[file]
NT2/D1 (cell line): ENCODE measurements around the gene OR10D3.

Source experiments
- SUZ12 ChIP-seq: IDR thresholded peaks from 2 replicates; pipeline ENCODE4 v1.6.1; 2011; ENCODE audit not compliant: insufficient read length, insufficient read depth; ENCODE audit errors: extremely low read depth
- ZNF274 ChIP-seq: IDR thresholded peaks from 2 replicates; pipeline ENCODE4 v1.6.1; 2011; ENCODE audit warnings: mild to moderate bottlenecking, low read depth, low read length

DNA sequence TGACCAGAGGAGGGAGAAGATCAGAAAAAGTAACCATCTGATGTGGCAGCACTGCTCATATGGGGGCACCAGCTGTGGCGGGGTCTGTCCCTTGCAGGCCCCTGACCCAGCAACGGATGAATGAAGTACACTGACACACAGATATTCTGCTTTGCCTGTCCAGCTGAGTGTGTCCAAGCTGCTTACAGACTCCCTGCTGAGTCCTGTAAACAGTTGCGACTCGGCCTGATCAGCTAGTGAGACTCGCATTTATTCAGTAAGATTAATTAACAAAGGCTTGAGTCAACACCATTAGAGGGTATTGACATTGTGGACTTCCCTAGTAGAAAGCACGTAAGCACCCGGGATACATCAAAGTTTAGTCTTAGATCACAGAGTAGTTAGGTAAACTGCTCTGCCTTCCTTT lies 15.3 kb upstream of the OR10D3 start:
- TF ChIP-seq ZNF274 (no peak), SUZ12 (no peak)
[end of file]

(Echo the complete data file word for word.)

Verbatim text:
NT2/D1 (cell line): ENCODE measurements around the gene OR10D3.

Source experiments
- SUZ12 ChIP-seq: IDR thresholded peaks from 2 replicates; pipeline ENCODE4 v1.6.1; 2011; ENCODE audit not compliant: insufficient read length, insufficient read depth; ENCODE audit errors: extremely low read depth
- ZNF274 ChIP-seq: IDR thresholded peaks from 2 replicates; pipeline ENCODE4 v1.6.1; 2011; ENCODE audit warnings: mild to moderate bottlenecking, low read depth, low read length

DNA sequence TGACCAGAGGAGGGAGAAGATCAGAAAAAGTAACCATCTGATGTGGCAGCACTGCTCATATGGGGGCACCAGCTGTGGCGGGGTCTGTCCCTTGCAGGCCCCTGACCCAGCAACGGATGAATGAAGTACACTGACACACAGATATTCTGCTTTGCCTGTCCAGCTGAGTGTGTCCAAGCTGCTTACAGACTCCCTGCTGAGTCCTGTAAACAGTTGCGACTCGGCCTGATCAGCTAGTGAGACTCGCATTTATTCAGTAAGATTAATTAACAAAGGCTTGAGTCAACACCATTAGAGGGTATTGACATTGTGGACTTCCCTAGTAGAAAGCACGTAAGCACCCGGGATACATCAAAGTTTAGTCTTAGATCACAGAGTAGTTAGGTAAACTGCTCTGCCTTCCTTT lies 15.3 kb upstream of the OR10D3 start:
- TF ChIP-seq ZNF274 (no peak), SUZ12 (no peak)